RICHMOND, Va. — Virginia Gov. Ralph Northam on Wednesday called President Donald Trump’s police reform executive order a “step in the right direction,” but cautioned there’s “a lot” of work left to do to address racial bias in policing and the excessive use of force by some officers.
Speaking during an exclusive interview set to air Wednesday evening on “Nightly News with Lester Holt,” Northam said that “police brutality, the racism that exists here in 2020” underscore the need for reform.
“We really need to reform our police forces,” Northam told NBC News, pointing to ideas like diversifying police, implementing body cameras and educating police officers on de-escalation techniques.
“There’s been an awakening of really what black oppression is. A lot of people that look like me have learned a lot, have listened, have seen the pain that is in this country, that is in Virginia in the last few weeks,” he added.
“People are now standing up and saying enough is enough. And so, this is an opportunity for us to really change the direction and change the course of history not only in Virginia, but in this country.”
Trump signed his executive order on Tuesday after weeks of protests calling for reforms to policing. The measure encourages police departments to ban chokeholds unless officers lives are at risk, creates a national database of excessive fore complaints and calls for mental-health professionals to be more involved in police response.
Virginia is currently wrestling with removing statues honoring Confederate leaders across the state. The state’s capital, Richmond, served as the capital of the Confederacy during the Civil War, and is still home to many commemorations of the Confederacy.
Northam called Confederate statues “symbols of divisiveness,” evoking the 2017 white nationalist rally in Charlottesville protesting the removal of a statue honoring Confederate Gen. Robert E. Lee. Now, the state is fighting a court battle over its attempts to remove another statue of Lee, this time in Richmond.
“I said back then: These statues need to come down. They need to be either in museums or cemeteries or somewhere out of the public, where they’re not symbols, where they’re not glorifying the institution of slavery, where they’re not glorifying this divisiveness. And so I have been committed to doing that,” he said.
“It shouldn’t matter the color of your skin, the country that you come from, the religion that you practice or who you love. We want to welcome people to Virginia, and how can we welcome people to our capitol city to Virginia with a lineup of five Confederate generals? In 2020, we can do better than that.”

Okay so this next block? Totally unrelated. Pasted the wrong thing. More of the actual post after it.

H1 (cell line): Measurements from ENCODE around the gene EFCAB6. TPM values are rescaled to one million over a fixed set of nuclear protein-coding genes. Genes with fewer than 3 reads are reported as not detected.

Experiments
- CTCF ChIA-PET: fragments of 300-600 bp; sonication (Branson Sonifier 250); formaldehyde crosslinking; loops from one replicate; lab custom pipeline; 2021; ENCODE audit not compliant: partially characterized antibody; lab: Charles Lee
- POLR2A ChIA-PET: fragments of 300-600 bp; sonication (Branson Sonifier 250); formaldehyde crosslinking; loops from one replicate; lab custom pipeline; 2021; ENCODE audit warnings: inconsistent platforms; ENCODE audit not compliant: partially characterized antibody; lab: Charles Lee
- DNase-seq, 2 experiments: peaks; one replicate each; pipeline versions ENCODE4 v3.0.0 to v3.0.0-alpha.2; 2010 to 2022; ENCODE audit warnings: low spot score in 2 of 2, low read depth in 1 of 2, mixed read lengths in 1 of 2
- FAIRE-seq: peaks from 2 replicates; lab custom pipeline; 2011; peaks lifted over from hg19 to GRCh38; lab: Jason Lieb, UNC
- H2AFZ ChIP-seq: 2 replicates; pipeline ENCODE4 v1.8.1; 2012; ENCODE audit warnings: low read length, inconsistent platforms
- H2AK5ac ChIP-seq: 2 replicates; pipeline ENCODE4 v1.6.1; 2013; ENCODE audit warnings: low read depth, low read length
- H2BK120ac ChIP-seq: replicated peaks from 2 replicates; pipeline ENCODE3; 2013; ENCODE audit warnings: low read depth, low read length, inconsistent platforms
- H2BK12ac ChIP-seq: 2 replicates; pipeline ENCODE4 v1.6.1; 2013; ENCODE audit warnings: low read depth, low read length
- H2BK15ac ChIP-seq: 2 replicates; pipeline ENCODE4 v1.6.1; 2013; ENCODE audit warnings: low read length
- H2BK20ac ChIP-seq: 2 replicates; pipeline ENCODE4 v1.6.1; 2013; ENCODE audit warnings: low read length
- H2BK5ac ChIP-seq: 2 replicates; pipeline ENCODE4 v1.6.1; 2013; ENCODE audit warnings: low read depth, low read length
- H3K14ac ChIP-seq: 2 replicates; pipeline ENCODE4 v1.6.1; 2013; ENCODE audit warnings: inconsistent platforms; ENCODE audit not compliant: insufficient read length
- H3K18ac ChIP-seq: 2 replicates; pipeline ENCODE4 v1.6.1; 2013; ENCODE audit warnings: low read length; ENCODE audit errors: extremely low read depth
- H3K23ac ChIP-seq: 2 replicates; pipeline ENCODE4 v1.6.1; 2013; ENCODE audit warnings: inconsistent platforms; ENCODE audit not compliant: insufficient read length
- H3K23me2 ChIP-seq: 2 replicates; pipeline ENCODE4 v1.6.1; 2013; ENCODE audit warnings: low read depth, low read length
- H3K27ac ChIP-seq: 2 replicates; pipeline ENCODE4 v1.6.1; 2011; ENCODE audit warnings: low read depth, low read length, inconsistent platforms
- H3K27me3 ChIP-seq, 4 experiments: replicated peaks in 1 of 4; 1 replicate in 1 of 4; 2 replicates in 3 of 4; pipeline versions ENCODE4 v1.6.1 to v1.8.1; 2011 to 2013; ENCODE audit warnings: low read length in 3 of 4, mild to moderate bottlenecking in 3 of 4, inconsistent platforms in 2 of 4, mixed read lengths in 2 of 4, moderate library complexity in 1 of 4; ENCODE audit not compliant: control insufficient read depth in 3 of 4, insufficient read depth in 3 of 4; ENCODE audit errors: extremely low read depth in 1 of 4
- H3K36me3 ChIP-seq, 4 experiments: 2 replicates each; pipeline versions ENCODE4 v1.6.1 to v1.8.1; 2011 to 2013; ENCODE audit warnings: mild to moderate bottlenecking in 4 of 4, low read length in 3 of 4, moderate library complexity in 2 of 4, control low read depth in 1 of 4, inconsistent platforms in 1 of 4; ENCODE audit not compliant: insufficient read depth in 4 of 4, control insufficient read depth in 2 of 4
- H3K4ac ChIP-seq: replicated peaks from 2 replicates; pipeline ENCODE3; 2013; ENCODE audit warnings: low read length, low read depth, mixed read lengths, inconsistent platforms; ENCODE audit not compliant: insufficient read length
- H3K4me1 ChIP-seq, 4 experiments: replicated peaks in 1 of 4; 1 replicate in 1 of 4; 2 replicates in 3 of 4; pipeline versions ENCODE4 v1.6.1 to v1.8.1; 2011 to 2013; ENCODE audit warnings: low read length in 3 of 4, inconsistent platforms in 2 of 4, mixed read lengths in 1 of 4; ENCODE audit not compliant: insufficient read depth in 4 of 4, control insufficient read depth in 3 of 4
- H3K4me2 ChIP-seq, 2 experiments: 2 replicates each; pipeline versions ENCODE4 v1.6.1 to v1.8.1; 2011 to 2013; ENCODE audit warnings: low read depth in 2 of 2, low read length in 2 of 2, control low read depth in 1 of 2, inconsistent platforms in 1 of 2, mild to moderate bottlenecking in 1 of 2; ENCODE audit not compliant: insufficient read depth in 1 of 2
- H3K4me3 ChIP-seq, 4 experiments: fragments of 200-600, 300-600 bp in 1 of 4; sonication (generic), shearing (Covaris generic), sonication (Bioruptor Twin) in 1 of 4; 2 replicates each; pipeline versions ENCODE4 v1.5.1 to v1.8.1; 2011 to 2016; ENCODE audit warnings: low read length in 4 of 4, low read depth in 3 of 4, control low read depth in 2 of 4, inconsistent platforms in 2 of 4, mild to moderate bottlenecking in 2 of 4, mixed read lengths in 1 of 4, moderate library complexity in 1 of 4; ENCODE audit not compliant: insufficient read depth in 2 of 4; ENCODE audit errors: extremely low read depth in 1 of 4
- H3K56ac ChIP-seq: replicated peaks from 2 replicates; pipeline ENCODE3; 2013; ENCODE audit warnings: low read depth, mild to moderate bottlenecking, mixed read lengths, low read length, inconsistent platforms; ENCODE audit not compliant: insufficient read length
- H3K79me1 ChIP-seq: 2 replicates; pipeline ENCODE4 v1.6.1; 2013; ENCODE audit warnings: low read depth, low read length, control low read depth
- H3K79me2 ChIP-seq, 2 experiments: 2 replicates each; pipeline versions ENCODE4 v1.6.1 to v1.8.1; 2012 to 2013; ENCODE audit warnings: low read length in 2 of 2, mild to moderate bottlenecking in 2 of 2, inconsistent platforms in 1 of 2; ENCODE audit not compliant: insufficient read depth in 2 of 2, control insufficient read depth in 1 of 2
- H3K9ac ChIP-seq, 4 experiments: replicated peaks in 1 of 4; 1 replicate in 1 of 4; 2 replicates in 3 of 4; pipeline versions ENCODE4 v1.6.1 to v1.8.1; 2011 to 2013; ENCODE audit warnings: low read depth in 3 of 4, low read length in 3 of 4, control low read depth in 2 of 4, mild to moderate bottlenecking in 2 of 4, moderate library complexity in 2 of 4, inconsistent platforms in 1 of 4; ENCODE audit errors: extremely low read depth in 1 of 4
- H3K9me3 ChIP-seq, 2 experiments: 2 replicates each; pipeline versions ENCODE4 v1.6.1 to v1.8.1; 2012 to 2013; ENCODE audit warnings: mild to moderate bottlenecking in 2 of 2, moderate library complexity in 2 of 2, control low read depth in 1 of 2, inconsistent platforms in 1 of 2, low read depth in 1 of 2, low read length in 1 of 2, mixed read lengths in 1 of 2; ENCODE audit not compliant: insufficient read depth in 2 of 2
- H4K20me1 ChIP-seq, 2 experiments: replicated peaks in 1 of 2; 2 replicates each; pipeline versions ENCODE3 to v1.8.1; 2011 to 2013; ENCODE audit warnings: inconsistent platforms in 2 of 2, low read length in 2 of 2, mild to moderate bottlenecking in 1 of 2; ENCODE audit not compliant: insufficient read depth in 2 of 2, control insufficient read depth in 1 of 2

A neurologist, Northam served in the state senate and as lieutenant governor before being elected governor in 2017. The debate over Virginia’s Confederate statues played a big role in that campaign, particularly after the white nationalist rally in Charlottesville that summer where a counter-protestor was killed.
In 2019, Northam’s medical school yearbook picture was discovered, showing one man in blackface and another in what appeared to be a Ku Klux Klan-style robe on Northam’s page. The governor initially apologized “for the decision I made to appear as I did in this photo and for the hurt that decision caused then and now,” and bucked calls to resign.
He subsequently denied being in the picture upon further review, and an investigation by Eastern Virginia Medical School “could not conclusively determine” whether one of the two men pictured was Northam. But he did admit to appearing in blackface — darkening his face with shoe polish — while impersonating Michael Jackson at a dance competition.
Northam repeated those denials Wednesday, arguing that the issue was bigger than him and that he’s since committed himself to addressing racial inequality issues in office.
“We’ve had two very thorough investigations, and those investigations showed no evidence of me being in the picture,” he said.
“This isn’t about me anymore. This is really about Virginia, it’s about this country, it’s about black oppression, it’s about systemic racism and that’s really what I would like people to focus on moving forward.”